So anyway, I'm sorry Bat Boy had to be trotted out. I am sure it will be me making a batty claim sometime soon, and I hope someone out there cares enough to point it out. Speaking of which, I need some more iced tea...

Update: I wrote this in a comment and thought I should move it up to the main post:

Really what it comes down to is this: If you believe that the Fed can move around the NGDP path at will, it is possible to postulate a reaction function such that the Fed will always cancel out any fiscal stimulus. But to assert that such a reaction function does exist is a claim that has little or no evidence to back it up. And to assert that such a reaction function logically must exist, simply because it can, is nonsense. Hence, Bat Boy.

I'm not sure if this last, strongest, and most preposterous claim is the claim that Scott Sumner is sounds like it might be. But even if it's simply an empirical claim that in practice the Fed does try to counteract stimulus, then I want to see the evidence.

Update: I may have overinterpreted Sumner's claim. If so, the Bat Boy is hereby revoked. This is important, since Bat Boy is only used when theoretical claims are made that are clearly false, and hence is not to be summoned lightly...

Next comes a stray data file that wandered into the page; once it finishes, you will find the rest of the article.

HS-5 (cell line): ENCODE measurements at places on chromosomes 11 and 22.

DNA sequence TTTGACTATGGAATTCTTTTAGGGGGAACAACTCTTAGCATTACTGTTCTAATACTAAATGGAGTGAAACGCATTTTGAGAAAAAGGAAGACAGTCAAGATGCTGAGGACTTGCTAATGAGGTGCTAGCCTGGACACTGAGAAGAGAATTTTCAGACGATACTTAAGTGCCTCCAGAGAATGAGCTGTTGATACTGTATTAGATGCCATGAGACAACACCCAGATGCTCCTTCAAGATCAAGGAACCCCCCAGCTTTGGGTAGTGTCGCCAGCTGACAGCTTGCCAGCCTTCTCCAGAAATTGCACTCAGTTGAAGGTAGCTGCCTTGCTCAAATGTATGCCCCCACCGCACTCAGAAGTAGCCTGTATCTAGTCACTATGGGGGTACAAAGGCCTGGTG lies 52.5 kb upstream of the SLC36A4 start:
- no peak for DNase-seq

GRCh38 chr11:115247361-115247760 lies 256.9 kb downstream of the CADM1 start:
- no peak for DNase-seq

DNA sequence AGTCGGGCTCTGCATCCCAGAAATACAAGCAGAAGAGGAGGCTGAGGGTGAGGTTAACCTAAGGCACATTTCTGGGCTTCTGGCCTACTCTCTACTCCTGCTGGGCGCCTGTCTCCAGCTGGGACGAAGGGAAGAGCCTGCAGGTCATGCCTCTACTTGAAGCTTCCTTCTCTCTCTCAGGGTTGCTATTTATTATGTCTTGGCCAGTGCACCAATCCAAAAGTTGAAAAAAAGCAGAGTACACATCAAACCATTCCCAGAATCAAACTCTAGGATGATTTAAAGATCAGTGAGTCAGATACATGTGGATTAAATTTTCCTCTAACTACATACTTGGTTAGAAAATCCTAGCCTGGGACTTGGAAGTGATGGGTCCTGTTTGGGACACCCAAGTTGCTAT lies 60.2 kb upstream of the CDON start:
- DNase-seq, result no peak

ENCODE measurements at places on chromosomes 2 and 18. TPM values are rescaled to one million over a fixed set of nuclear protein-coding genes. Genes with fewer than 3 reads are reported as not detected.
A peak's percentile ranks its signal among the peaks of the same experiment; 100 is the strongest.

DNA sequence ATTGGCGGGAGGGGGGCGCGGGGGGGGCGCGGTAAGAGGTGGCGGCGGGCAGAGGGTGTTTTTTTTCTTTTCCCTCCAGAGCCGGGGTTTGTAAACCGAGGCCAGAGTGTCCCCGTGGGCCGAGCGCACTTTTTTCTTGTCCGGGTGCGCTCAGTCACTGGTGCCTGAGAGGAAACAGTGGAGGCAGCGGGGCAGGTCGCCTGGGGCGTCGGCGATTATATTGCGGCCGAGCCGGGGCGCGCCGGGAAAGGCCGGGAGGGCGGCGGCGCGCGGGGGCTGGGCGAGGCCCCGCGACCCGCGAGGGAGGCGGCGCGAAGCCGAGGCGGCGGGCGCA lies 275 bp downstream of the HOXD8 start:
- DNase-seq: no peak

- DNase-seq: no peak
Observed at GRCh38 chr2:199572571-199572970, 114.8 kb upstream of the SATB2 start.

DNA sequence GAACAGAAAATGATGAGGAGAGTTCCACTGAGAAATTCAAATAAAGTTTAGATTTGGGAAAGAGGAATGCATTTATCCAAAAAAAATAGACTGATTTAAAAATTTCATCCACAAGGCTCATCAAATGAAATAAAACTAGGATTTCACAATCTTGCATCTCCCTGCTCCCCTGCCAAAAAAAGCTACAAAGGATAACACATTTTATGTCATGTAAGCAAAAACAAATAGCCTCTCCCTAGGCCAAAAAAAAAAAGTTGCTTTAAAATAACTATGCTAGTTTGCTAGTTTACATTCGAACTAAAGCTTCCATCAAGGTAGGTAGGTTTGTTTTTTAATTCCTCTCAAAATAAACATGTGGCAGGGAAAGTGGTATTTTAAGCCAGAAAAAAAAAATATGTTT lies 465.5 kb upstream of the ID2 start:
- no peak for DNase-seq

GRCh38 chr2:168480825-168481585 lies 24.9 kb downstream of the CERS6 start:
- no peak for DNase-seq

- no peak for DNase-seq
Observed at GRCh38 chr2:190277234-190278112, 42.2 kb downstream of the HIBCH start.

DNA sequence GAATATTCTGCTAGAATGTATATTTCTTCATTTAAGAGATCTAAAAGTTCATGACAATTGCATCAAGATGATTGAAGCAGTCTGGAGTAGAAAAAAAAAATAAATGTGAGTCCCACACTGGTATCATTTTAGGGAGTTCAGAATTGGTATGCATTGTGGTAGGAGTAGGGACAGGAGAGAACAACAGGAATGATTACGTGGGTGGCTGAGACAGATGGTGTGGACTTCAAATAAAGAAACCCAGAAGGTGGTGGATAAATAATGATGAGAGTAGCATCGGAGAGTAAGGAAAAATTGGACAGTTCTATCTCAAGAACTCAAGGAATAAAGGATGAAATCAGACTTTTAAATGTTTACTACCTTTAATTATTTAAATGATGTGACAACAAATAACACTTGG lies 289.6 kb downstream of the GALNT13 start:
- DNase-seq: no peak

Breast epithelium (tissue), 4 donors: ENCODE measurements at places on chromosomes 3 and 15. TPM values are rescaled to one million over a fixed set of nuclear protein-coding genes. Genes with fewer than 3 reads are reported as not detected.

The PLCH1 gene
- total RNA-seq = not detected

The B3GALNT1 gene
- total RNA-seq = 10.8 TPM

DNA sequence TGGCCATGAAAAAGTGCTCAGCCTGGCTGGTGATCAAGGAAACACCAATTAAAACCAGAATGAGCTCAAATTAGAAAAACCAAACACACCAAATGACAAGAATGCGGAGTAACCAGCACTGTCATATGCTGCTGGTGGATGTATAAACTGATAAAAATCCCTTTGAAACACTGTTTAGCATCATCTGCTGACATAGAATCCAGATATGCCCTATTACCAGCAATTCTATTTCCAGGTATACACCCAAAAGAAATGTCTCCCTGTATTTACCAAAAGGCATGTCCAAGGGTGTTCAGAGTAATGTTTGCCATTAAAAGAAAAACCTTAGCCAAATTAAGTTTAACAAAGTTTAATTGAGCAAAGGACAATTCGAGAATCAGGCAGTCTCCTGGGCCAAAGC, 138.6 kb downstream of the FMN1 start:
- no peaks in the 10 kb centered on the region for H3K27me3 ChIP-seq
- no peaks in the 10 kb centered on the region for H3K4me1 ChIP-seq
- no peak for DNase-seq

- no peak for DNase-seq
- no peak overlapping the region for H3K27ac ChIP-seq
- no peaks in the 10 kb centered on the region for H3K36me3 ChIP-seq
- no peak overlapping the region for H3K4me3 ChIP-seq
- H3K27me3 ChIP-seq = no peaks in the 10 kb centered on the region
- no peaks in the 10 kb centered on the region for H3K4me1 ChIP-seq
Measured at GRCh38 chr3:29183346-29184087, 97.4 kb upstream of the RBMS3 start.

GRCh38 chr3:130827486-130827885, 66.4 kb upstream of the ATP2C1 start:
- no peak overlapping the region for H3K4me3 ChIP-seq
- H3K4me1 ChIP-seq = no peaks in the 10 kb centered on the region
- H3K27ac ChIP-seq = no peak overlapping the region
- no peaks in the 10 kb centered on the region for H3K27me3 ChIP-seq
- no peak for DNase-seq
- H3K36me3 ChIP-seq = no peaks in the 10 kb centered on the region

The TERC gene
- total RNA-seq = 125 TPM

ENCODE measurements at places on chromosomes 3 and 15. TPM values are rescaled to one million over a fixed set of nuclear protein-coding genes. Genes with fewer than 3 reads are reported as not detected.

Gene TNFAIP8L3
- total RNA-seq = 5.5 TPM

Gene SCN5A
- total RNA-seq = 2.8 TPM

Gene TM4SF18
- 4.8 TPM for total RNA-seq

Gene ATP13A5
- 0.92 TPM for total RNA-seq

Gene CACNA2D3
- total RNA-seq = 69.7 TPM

1. What matters is not actual output but expected output. Monetary policy affects output with a lag. Therefore, if everyone (including the Fed) overestimates future output AND the Fed acts to fully offset the effects of fiscal policy on EXPECTED output, there will still be a recession AND the fiscal multiplier will still be zero. There is no contradiction between the fact of recessions and the premise that the Fed fully offsets fiscal policy.

    In fact the recent recession is quite consistent with a Fed that is targeting the growth rate of NGDP and made one big mistake, which it subsequently (in accordance with the policy of growth rate targeting) refused to correct. Presumably if the Bush administration had (presciently but far out of consensus) pushed through a fiscal stimulus the size of ARRA in mid-2008, the Fed would have fully offset it, and we would still have had the Great Recession.